|Nikon D5100||+ +||76/100||4.5/5||5/5||4.5/5||Apr 2011||749|
|Nikon D5200||+ +||79/100||4.5/5||4.5/5||4.5/5||Nov 2012||749|
|Canon T2i||+ +||77/100||4/5||5/5||4.5/5||Feb 2010||699|
|Nikon D5600||..||79/100||4.5/5||4.5/5||4/5||Nov 2016||699|
|Nikon D3300||+||77/100||4.5/5||4.5/5||4.5/5||Jan 2014||499|
|Nikon D5300||+ +||79/100||4.5/5||4.5/5||4.5/5||Oct 2013||799|
|Nikon D3200||+ +||73/100||4.5/5||4.5/5||4.5/5||Apr 2012||599|
|Nikon D7000||..||80/100||4.5/5||5/5||4.5/5||Sep 2010||1,499|
|Nikon D3100||+ +||72/100||4.5/5||5/5||4.5/5||Aug 2010||599|
|Nikon D5000||+ +||75/100||4/5||5/5||4.5/5||Apr 2009||749|
|Sony NEX-5R||..||..||4.5/5||..||4.5/5||Aug 2012||749|
|Sony NEX-5N||+ +||79/100||4.5/5||5/5||4.5/5||Aug 2011||699|
|Notes: (+ +) highly recommended; (+) recommended; (o) reviewed; (..) not available.|
The above review scores should be interpreted with care, though. The ratings were established in reference to similarly priced cameras that were available in the market at the time of the review. A score, therefore, has to be seen in close connection to the price and market introduction time of the camera, and comparing ratings of very distinct cameras or ones that are far apart in terms of their release date have little meaning. It should also be noted that some of the review sites have over time altered the way they render their verdicts.
Other camera comparisons
Did this review help to inform your camera decision process? In case you would like to check on the differences and similarities of other camera models, just make your choice using the following search menu. There is also a set of direct links to comparison reviews that other users of the CAM-parator app explored.
- Canon 6D vs Nikon D5100
- Canon G16 vs Nikon D5100
- Canon G5 X vs Nikon D5200
- Canon SX420 vs Nikon D5200
- Canon XT vs Nikon D5100
- Nikon D5100 vs Olympus E-P2
- Nikon D5100 vs Sony NEX-6
- Nikon D5200 vs Olympus E-M1X
- Nikon D5200 vs Panasonic FZ80
- Nikon D5200 vs Pentax MX-1
- Nikon D5200 vs Samsung NX30
- Nikon D5200 vs Sony RX1R II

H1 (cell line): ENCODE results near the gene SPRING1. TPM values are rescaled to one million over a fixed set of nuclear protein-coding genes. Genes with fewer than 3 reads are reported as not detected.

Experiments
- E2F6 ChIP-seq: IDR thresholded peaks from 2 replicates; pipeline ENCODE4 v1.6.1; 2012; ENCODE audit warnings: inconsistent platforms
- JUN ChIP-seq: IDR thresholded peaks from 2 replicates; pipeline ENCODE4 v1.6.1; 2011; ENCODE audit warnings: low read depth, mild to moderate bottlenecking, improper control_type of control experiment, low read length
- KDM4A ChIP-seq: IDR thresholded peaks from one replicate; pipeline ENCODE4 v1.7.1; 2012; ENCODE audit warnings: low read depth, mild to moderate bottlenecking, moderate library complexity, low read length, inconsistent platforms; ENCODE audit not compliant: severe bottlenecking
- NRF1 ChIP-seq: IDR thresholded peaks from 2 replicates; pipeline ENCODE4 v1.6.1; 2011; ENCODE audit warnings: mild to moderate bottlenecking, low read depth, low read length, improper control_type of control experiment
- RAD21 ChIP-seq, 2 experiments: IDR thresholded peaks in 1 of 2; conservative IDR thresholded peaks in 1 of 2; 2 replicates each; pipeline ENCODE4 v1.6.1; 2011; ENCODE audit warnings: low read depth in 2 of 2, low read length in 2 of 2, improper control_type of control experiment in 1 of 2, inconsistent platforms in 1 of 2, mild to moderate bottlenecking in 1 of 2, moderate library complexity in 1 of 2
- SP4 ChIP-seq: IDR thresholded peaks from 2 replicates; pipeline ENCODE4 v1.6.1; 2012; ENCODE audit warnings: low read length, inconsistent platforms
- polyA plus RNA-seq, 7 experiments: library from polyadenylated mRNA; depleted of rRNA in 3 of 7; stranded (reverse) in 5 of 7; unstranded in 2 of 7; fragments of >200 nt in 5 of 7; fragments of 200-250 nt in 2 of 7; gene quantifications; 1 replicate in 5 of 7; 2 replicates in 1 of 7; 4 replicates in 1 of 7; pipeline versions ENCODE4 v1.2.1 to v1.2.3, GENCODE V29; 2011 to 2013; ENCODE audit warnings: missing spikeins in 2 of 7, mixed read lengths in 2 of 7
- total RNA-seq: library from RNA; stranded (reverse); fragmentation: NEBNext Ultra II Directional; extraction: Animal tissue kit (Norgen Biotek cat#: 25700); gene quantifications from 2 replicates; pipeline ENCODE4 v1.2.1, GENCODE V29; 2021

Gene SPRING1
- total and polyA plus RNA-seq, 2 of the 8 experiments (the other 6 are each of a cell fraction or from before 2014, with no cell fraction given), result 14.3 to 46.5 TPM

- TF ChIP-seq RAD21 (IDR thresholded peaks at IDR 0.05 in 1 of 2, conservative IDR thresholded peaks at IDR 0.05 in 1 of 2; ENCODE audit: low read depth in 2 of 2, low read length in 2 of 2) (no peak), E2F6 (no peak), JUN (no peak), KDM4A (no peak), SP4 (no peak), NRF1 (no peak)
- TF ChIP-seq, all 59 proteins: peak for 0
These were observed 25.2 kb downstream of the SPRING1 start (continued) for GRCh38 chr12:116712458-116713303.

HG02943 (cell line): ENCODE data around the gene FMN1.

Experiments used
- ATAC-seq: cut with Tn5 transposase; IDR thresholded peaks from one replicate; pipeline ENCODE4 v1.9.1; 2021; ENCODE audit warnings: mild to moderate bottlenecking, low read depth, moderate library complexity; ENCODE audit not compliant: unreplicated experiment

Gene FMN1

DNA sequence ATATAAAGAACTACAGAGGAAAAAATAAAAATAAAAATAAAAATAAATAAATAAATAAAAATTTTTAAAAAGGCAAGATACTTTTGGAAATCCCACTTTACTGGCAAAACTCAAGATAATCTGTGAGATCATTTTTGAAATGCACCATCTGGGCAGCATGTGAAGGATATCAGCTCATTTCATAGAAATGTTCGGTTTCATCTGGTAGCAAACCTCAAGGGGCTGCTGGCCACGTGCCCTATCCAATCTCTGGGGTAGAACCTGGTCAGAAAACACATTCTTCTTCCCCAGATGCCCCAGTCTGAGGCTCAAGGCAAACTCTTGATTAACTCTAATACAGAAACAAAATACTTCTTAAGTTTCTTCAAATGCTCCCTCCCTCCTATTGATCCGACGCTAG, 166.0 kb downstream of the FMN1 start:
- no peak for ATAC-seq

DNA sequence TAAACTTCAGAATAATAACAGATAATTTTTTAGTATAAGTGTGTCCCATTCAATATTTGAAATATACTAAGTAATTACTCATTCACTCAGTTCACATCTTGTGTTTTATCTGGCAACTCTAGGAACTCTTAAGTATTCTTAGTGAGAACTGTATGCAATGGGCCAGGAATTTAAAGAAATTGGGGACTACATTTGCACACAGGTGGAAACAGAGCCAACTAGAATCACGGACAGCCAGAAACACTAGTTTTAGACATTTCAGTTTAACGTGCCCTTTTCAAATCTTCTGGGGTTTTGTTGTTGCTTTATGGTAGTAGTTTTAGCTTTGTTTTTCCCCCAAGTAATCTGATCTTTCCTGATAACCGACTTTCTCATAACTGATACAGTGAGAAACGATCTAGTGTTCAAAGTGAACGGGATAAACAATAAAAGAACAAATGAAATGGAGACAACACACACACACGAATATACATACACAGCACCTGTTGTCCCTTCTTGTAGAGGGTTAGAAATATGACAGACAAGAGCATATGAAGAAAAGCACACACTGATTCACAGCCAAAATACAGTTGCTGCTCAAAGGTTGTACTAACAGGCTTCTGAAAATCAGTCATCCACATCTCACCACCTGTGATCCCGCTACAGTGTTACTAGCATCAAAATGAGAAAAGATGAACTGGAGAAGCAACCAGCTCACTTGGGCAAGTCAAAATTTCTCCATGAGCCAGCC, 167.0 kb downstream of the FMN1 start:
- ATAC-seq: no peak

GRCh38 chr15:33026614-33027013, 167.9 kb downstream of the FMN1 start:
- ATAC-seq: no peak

Specifications: Nikon D5100 vs Nikon D5200
Below is a side-by-side comparison of the specs of the two cameras to facilitate a quick review of their differences and common features.
|Camera Model||Nikon D5100||Nikon D5200|
|Camera Type||Digital single lens reflex||Digital single lens reflex|
|Camera Lens||Nikon F mount lenses||Nikon F mount lenses|
|Launch Date||April 2011||November 2012|
|Launch Price||USD 749||USD 749|
|Sensor Specs||Nikon D5100||Nikon D5200|
|Sensor Format||APS-C Sensor||APS-C Sensor|
|Sensor Size||23.6 x 15.7 mm||23.5 x 15.6 mm|
|Sensor Area||370.52 mm2||366.6 mm2|
|Sensor Diagonal||28.3 mm||28.2 mm|
|Sensor Resolution||16.1 Megapixels||24 Megapixels|
|Image Resolution||4928 x 3264 pixels||6000 x 4000 pixels|
|Pixel Pitch||4.80 μm||3.91 μm|
|Pixel Density||4.34 MP/cm2||6.55 MP/cm2|
|Moiré control||Anti-Alias filter||Anti-Alias filter|
|Movie Capability||1080/30p Video||1080/60i Video|
|ISO Setting||100 - 6,400 ISO||100 - 6,400 ISO|
|ISO Boost||100 - 25,600 ISO||100 - 25,600 ISO|
|Image Processor||EXPEED 2||EXPEED 3|
|DXO Sensor Quality (score)||80||84|
|DXO Color Depth (bits)||23.5||24.2|
|DXO Dynamic Range (EV)||13.6||13.9|
|DXO Low Light (ISO)||1183||1284|
|Screen Specs||Nikon D5100||Nikon D5200|
|Viewfinder Type||Optical viewfinder||Optical viewfinder|
|Viewfinder Field of View||95%||95%|
|LCD Framing||Live View||Live View|
|Rear LCD Size||3.0inch||3.0inch|
|LCD Resolution||921k dots||921k dots|
|LCD Attachment||Swivel screen||Swivel screen|
|Shooting Specs||Nikon D5100||Nikon D5200|
|Focus System||Phase-detect AF||Phase-detect AF|
|Continuous Shooting||4 shutter flaps/s||5 shutter flaps/s|
|Shutter Life Expectancy||100 000 actuations||100 000 actuations|
|Time-Lapse Photography||Intervalometer built-in||Intervalometer built-in|
|Fill Flash||Build-in Flash||Build-in Flash|
|Storage Medium||SDXC cards||SDXC cards|
|Second Storage Option||Single card slot||Single card slot|
|UHS card support||UHS-I||UHS-I|
|Connectivity Specs||Nikon D5100||Nikon D5200|
|USB Connector||USB 2.0||USB 2.0|
|HDMI Port||mini HDMI||mini HDMI|
|Microphone Port||External MIC port||External MIC port|
|Wifi Support||no Wifi||no Wifi|
|Body Specs||Nikon D5100||Nikon D5200|
|Battery Life (CIPA)||660 shots per charge||500 shots per charge|
128 x 97 x 79 mm
(5.0 x 3.8 x 3.1 in)
129 x 98 x 78 mm
(5.1 x 3.9 x 3.1 in)
|Camera Weight||560 g (19.8 oz)||555 g (19.6 oz)|